Skip to main content

Predicting developmental dysplasia of the hip in at-risk newborns

Abstract

Background

The development of developmental dysplasia of the hip can be attributed to several risk factors and often in combination with each other. When predicting the likelihood of developing this condition, clinicians tend to over and underestimate its likelihood of occurring.

Therefore, the study aim is to determine among at-risk newborns how to best predict developmental dysplasia of the hip (DDH) within 8 weeks post-partum.

Methods

Prospective cohort study in secondary care. Patient population included newborns at-risk for DDH – we assessed 13,276 consecutive newborns for the presence of DDH risk factors. Only newborns with at least one of the predefined risk factors and those showing an abnormal examination of the hip were enrolled (n = 2191). For the development of a risk prediction model we considered 9 candidate predictors and other variables readily available at childbirth.

The main outcome measure was ultrasonography at a median age of 8 weeks using consensus diagnostic criteria; outcome assessors were blinded.

Results

The risk model includes four predictors: female sex (OR = 5.6; 95% CI: 2.9–10.9; P <  0.001); first degree family history of DDH (OR = 4.5; 95% CI: 2.3–9.0; P <  0.001), birthweight > 4000 g (OR = 1.6; 95% CI: 0.6–4.2; P = 0.34), and abnormal examination of hip (OR = 58.8; 95% CI: 31.9, 108.5; P <  0.001). This model demonstrated excellent discrimination (C statistic = 0.9) and calibration of observed and predicted risk (P = 0.35). A model without the variable ‘hip examination’ demonstrated similar performance.

Conclusion

The risk model quantifies absolute risk of DDH within 8 weeks postpartum in at-risk newborns. Based on clinical variables readily available at the point of childbirth, the model will enhance parental counselling and could serve as the basis for real time decisions prior to discharge from maternity wards.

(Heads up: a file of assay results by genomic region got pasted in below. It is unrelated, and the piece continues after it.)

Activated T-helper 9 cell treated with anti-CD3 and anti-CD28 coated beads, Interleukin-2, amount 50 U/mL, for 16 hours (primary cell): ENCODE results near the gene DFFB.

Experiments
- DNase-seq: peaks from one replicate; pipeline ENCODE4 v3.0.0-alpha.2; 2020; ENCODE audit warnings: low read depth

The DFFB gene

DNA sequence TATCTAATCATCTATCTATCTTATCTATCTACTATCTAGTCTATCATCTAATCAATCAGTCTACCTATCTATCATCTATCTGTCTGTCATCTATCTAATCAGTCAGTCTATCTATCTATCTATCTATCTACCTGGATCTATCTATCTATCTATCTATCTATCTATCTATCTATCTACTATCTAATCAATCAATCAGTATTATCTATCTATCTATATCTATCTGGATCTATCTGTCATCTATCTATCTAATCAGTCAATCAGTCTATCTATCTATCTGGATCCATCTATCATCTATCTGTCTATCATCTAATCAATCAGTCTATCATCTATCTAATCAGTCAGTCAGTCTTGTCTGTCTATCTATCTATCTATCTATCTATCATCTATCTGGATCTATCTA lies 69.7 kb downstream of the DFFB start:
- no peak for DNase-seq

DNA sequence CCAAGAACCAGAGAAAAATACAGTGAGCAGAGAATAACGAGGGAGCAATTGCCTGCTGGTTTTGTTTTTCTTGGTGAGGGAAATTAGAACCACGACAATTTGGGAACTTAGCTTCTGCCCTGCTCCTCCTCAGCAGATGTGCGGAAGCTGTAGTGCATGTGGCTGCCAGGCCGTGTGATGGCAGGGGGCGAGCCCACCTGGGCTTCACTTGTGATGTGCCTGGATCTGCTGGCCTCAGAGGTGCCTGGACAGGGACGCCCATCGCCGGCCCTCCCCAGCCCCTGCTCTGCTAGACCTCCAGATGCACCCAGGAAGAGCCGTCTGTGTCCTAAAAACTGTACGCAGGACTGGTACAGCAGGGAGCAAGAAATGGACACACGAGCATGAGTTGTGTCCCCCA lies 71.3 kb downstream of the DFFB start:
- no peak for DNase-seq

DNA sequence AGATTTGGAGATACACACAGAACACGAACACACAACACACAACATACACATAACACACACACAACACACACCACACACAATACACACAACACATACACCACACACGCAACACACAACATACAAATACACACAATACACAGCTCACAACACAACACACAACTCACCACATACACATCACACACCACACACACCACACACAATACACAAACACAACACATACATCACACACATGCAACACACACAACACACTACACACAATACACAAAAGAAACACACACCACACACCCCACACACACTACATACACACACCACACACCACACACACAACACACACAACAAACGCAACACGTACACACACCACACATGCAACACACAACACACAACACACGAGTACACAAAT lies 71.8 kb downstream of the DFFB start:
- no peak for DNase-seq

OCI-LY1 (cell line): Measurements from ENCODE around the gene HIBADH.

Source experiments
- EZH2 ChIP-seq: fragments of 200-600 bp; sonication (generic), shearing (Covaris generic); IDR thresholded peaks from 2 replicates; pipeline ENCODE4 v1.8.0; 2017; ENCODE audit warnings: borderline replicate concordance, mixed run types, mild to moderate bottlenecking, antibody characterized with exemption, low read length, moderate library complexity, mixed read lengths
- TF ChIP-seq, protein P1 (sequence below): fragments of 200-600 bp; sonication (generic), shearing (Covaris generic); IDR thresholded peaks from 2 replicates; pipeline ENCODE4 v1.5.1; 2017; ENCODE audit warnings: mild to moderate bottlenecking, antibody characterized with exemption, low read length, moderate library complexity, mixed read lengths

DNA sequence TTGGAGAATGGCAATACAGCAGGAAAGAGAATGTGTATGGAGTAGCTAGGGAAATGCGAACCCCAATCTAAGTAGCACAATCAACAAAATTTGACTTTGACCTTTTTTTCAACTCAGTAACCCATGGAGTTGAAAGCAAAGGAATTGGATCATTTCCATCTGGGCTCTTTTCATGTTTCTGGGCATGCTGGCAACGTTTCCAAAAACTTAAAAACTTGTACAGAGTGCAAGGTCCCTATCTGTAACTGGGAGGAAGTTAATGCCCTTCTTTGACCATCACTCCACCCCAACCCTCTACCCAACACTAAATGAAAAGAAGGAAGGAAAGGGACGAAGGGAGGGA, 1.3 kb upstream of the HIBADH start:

Peer Review reports

Background

In early infancy the spectrum of developmental dysplasia of the hip (DDH) represents a continuum of risk from benign self-limiting instability to frank dislocation that requires rapid orthopaedic input. Multiple widely accepted perinatal risk factors are used to identify at-risk newborns and triage them to, for example, rapid orthopaedics referral or selective ultrasound screening. Newborns and infants with the following features are generally thought to be at-risk for DDH: female sex, family history of DDH, breech delivery, first born, and abnormal examination of the hip [1]. Less widely accepted factors include foot deformities, [2, 3] high birth weight, [4] and torticollis [5].

With use of these factors clinicians on maternity wards estimate the likelihood of DDH to be present or to develop; counsel parents of affected newborns; and make triage decisions. However, the risk factors often tend to occur in combinations and since they are interrelated, clinicians could over or underestimate the likelihood of DDH being present or becoming present. A risk model that could help clinicians making predictions about DDH for individual at-risk newborns would thus be a useful tool for clinicians.

The aim of our study was to develop a new prediction model that can generate absolute predicted risk of DDH within 8 weeks postpartum on the basis of each at-risk newborn’s individualised clinical risk profile.